by Jessica Goodrich Watts, Scholarship Chair
The first interpreter’s workshop I ever attended was in Asheville, North Carolina and the only reason I was able to attend was due to a scholarship that then Region 3 (we were not the Sunny Southeast quite yet) graciously provided. From there, I attended my first national conference in Las Vegas, Nevada in 2010 also on a scholarship. Without attending these two workshops, I may never have fallen in love with interpretation.
Scholarships allow us to bring new interpreters into the NAI fold that we otherwise may have been unable to reach. Without the active support of NAI members, the scholarships would disappear. This support comes in many forms. Some of it is slow and steady. Other activity is compressed and intense. Sometimes support means letting go of something unused. Or it could mean keep an eye out for something unique. Occasionally, it may mean digging deeper in your pocket than you otherwise would. Other times, it is simply a bluff. Let’s look at all the various ways you can support scholarships.
The funds for scholarships are generated through the silent and live auctions held at workshops and conferences.
(1) The items at auction are donated to the auction by NAI members.
I’ve donated lots of little, odd, and perhaps not “explicitly for the interpretive job” items. The gift shop at my site will have sales, so I’ll pick up deeply discounted beach related earrings, trinkets, decorations or apparel. What could you bring the auction? Do you have leftover mission-related materials? A stack of bumper stickers about protecting night skies or not using plastic bags might be just what someone else has been seeking. Does your city/county/state produce some type of local alcohol? Local products are usually big hit. This is a slow and steady type of contribution; keep your eyes open and donate!
(2) There are members that volunteer to organize the auctions.
Make no mistake, this can be a BIG job! All of these neat donations come flowing in as members arrive at the conference site. These all have to be organized. What is going to the silent auction and what is going to live auction? Is there just one silent auction or multiple? The effort here is intense, but isolated to only a few days. This is a great opportunity to volunteer at a conference, and your time is being invested in getting interpreters to these gatherings that otherwise might not be able to make it without financial assistance.
(3) During the auction, bid… and bid… and bid.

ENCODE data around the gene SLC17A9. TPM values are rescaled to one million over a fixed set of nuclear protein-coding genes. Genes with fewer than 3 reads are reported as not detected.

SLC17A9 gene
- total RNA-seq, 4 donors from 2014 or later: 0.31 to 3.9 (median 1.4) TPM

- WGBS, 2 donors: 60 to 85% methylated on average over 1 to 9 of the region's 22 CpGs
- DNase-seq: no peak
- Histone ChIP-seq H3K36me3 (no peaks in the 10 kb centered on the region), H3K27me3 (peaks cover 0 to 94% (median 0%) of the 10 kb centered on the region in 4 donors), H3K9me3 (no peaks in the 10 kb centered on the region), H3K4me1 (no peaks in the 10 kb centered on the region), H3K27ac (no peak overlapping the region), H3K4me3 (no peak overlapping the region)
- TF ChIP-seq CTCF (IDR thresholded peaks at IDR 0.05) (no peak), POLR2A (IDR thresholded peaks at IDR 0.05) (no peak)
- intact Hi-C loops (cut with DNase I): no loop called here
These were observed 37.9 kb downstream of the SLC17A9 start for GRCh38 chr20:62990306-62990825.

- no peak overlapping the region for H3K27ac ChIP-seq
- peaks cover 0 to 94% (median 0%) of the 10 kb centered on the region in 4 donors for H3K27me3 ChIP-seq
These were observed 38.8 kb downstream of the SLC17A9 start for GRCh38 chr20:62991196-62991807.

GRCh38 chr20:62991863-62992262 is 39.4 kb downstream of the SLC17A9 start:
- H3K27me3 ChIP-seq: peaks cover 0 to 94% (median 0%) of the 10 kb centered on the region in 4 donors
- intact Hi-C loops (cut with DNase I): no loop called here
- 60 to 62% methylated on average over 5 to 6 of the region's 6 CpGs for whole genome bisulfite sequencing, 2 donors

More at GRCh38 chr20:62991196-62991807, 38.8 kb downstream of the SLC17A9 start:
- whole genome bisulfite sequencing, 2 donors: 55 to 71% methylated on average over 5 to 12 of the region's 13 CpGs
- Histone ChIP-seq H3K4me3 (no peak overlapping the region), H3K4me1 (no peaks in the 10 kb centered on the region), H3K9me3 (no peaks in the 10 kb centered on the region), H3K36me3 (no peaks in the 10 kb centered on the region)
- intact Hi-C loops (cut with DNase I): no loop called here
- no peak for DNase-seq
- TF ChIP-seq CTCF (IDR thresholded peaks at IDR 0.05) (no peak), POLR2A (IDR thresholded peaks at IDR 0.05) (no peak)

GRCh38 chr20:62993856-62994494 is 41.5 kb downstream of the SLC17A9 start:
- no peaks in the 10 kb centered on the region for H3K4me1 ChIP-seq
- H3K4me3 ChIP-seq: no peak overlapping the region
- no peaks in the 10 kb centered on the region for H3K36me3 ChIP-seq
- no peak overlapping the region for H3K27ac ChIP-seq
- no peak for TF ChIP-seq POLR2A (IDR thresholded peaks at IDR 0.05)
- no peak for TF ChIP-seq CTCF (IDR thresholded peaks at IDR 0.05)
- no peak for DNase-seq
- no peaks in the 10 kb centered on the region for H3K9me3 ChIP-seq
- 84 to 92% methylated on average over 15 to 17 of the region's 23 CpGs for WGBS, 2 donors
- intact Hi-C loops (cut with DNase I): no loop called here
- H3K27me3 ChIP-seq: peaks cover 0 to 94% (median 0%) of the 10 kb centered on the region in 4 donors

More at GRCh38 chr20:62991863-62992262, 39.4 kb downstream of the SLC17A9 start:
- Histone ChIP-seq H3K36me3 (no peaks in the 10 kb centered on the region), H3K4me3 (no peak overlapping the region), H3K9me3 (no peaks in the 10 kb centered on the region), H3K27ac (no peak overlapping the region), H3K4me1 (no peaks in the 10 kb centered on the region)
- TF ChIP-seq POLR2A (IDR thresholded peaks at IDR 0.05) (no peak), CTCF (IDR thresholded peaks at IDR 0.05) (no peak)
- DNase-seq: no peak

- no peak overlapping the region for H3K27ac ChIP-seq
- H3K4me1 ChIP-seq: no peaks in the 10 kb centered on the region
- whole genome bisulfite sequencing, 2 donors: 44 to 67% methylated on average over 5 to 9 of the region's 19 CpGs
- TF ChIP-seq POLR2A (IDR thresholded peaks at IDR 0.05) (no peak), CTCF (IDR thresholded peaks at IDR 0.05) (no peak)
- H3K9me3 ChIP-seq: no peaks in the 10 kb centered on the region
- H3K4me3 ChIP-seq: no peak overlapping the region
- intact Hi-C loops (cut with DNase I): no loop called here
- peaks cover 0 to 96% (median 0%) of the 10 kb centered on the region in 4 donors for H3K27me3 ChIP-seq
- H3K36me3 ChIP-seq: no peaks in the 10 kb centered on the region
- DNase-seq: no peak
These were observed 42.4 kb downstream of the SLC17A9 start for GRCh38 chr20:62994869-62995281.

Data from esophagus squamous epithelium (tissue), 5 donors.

You never know what is going to show up at the auctions. Signed copies of paintings and books, homemade flags and quilts, treasure chests, rubber chickens, and moonshine are just a few of the things I have personally bid on. I took home some nice Tennessee wine and Kentucky bourbon-barreled stouts some years back. Since I could not purchase these products in my home state, I was willing to pay quite a pretty penny for these items, even on a frontline interpreter’s budget! Another way to bid is creating alliances. During a bidding war, I have pledged $20 to one of the bidders to keep the bidding going. I highly encourage it; the entertainment alone is usually worth my $20.
(4) During the auction, bluff!
For all of you who think, “Just getting to the conference is expensive enough! I can’t imagine spending money at the auctions.” Here is where you come in, which is also the advice I give to the college students at the national conference: Make sure no item goes for less than $20. Bid the item up to at least that point, even if it is something you have no interest in taking home. On the off chance that no one bids and you get stuck with it, you can make one $20 purchase. And if you really have no use for the item, bring it back next year!
(5) Serve on the Awards and Scholarships Committee.
Now that we have made all of this money from your donations and your deep pockets, the money must be distributed. The commitment for the Awards and Scholarships Committee is minimal, taking perhaps only 2 hours of your time during the summer and up to 10 hours of your time in the winter. Your duties as a member of the Committee would include being available by email to receive attachments, evaluating scholarship applications and award nominations using a provided rubric, then emailing your rubric back to me by the deadline. To volunteer for the job, contact me at email@example.com. With the National Conference coming up, I am looking for new committee members because…
The Sunny Southeast Region is offering one $700 scholarship to the National Conference in Spokane Washington, November 14-18, 2017.
The scholarship application can be downloaded here (.DOCX). Spread the word!